Nanny Sundance 36701

Nikyatu Jusu’s Sundance Prize-Winning “Nanny” Shows the Real Horrors of the American Dream: BUST Review

by Emmaly Anderson

Nanny is a story of survival, grief, and isolation beautifully told by writer/director Nikyatu Jusu in her feature-length debut. Aisha (Anna Diop) is a Senegalese immigrant working for an upper-middle-class white family as a nanny. What begins as a promising way to establish a life in N.Y.C. and bring her young son Lamine (Jahleel Kamara) over from Senegal quickly spirals out of control for Aisha. The microaggressions begin piling up, threatening the agency she has over her own life – a common experience for Black women in America

As her working relationship with Amy (Michelle Monaghan) deteriorates, Aisha is overwhelmed with cryptic visions of Mami Wata, an African water spirit who personifies polar opposites, such as beauty and danger. African folklore used in horror is nothing new, but in the hands of a Black woman writer/director of West African Descent, this imagery goes much deeper and is more effective than what we usually see on screen. Jusu’s visual representation of straddling two worlds is also very effective. For example, when Aisha is with her own friends and family, she is surrounded by vibrant colors and warm lighting, but the moment she sets foot into her employer’s home, the vibes are cold, stark, and harsh. With a story that intertwines a mother’s intuition and ancient folklore, Nanny is a film that won’t be easy to shake. -Kahmeela Adams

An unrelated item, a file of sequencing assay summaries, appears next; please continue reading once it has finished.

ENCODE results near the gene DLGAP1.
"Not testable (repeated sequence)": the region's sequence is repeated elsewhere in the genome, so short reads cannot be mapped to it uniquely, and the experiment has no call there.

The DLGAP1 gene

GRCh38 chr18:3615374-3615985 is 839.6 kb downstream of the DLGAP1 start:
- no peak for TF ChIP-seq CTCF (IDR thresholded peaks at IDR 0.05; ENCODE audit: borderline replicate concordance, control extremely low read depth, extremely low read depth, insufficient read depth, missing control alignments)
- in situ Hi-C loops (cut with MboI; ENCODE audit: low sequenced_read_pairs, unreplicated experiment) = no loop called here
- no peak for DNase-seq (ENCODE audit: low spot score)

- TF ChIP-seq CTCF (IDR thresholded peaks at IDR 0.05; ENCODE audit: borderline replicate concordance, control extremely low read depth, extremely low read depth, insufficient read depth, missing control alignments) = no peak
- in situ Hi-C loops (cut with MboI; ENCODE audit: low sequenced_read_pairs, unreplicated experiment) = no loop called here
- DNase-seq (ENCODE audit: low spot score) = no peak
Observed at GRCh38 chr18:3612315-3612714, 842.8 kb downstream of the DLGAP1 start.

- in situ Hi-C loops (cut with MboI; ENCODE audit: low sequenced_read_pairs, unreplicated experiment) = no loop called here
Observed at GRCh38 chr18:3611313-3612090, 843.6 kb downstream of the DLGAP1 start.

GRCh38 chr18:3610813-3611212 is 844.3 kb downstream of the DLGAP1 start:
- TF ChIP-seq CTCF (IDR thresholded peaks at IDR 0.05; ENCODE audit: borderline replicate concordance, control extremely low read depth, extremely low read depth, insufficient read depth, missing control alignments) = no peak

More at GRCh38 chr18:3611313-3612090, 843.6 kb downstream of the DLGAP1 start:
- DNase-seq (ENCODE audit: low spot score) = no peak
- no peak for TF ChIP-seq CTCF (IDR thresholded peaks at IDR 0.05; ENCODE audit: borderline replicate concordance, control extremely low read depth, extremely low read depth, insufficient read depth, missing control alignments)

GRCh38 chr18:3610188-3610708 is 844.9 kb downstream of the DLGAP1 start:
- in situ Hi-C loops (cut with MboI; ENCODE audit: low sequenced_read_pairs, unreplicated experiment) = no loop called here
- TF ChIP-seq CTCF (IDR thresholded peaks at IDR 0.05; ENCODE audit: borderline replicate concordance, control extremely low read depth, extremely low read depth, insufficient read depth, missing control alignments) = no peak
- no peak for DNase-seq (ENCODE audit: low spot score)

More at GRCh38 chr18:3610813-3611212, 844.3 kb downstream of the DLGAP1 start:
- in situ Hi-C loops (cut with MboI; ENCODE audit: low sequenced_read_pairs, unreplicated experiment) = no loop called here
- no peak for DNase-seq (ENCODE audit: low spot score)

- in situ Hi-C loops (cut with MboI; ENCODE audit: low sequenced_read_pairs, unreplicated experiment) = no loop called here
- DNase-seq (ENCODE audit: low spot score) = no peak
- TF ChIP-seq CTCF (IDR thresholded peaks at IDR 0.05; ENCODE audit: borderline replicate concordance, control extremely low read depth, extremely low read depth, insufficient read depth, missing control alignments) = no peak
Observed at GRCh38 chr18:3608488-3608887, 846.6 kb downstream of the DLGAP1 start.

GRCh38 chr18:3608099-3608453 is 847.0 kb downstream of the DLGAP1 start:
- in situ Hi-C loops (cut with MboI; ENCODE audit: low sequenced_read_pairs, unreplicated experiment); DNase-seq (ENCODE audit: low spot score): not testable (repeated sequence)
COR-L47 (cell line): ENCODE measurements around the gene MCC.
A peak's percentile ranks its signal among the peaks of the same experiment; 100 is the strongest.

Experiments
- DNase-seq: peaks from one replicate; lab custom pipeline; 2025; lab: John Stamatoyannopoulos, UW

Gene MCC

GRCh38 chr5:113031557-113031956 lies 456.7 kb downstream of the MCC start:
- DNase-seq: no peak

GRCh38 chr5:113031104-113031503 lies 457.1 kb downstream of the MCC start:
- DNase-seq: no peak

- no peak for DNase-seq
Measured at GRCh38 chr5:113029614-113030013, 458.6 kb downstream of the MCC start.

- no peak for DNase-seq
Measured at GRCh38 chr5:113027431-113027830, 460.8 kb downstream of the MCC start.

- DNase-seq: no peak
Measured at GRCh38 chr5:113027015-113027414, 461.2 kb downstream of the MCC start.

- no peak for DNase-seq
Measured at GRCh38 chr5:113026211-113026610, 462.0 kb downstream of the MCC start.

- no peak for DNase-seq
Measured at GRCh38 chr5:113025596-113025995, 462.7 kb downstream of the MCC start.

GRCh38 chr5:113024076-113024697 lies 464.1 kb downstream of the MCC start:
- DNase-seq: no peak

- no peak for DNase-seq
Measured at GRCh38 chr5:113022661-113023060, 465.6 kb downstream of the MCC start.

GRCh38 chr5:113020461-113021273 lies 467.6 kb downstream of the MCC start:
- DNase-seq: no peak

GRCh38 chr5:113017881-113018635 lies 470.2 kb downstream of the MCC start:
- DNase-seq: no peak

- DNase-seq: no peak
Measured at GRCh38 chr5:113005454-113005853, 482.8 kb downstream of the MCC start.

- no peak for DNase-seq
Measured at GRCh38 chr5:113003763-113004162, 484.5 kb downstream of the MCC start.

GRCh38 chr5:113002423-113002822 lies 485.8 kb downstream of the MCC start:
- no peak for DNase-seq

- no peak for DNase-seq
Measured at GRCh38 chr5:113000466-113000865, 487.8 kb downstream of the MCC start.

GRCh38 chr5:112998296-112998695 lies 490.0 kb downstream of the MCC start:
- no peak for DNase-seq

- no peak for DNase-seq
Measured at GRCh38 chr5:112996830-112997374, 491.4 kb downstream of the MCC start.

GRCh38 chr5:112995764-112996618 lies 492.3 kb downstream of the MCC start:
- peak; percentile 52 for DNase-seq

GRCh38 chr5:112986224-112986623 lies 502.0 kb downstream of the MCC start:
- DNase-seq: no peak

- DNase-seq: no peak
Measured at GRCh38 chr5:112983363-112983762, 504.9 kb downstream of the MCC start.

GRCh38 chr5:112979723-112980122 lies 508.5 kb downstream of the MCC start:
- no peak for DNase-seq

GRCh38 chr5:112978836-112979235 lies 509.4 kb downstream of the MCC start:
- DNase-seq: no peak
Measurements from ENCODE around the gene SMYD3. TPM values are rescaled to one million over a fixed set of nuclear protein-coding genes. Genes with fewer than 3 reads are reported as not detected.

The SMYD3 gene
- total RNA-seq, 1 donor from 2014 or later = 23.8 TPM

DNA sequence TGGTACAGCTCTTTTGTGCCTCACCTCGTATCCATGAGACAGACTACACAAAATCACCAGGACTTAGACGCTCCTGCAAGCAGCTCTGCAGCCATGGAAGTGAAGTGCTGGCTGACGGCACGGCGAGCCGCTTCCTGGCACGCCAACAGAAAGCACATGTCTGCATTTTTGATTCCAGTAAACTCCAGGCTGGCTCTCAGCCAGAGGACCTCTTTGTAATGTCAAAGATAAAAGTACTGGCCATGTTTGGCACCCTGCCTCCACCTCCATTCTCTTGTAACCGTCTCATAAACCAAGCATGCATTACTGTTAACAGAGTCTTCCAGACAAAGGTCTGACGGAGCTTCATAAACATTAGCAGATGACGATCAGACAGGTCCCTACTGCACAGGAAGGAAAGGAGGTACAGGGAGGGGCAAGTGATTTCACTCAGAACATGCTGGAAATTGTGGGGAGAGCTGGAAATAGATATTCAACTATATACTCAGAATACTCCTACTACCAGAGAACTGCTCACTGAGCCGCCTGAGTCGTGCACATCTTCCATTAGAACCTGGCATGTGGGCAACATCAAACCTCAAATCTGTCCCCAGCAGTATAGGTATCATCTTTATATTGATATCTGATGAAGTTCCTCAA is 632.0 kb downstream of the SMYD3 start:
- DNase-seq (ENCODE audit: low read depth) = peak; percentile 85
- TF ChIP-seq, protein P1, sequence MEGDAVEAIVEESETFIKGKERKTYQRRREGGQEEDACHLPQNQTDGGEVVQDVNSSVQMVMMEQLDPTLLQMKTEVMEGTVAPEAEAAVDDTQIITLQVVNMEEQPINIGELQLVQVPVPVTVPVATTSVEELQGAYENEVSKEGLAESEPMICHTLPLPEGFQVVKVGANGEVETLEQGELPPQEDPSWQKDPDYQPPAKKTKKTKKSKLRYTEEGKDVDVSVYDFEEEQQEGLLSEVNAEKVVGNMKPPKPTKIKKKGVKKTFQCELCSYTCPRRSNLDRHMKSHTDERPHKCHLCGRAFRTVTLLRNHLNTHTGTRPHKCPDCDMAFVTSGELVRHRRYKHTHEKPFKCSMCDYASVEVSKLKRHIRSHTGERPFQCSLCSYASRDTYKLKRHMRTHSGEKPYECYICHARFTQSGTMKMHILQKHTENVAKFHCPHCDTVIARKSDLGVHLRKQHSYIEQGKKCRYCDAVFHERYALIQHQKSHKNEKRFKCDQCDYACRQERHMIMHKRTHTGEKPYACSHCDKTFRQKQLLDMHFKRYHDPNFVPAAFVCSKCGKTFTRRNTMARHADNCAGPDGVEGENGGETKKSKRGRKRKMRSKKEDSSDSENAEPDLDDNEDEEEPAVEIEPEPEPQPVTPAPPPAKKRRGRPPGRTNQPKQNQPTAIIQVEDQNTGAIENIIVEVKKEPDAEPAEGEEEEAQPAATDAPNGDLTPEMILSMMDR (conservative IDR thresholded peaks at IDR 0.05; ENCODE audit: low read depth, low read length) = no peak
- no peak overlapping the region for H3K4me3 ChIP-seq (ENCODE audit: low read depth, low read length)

Written and Directed by Nikyatu Jusu

Out December 16th on Prime Video


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Founded in 1993, BUST is the inclusive feminist lifestyle trailblazer offering a unique mix of humor, female-focused entertainment, uncensored personal stories, and candid reporting that tells the truth about women’s lives.

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